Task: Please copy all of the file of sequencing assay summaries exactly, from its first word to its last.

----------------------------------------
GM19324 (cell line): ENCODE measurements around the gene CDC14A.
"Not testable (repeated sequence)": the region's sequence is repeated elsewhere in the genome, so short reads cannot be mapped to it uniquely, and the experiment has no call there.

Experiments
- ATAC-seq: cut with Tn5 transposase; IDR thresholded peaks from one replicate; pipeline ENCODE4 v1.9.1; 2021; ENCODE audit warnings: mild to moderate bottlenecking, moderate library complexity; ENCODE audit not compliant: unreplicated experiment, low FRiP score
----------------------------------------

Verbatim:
GM19324 (cell line): ENCODE measurements around the gene CDC14A.
"Not testable (repeated sequence)": the region's sequence is repeated elsewhere in the genome, so short reads cannot be mapped to it uniquely, and the experiment has no call there.

Experiments
- ATAC-seq: cut with Tn5 transposase; IDR thresholded peaks from one replicate; pipeline ENCODE4 v1.9.1; 2021; ENCODE audit warnings: mild to moderate bottlenecking, moderate library complexity; ENCODE audit not compliant: unreplicated experiment, low FRiP score